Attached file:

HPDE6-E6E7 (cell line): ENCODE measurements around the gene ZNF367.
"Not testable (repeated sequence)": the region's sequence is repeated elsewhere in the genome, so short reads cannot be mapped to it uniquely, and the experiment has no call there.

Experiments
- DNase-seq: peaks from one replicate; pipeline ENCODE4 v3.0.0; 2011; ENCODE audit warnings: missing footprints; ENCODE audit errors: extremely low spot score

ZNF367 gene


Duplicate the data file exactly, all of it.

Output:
HPDE6-E6E7 (cell line): ENCODE measurements around the gene ZNF367.
"Not testable (repeated sequence)": the region's sequence is repeated elsewhere in the genome, so short reads cannot be mapped to it uniquely, and the experiment has no call there.

Experiments
- DNase-seq: peaks from one replicate; pipeline ENCODE4 v3.0.0; 2011; ENCODE audit warnings: missing footprints; ENCODE audit errors: extremely low spot score

ZNF367 gene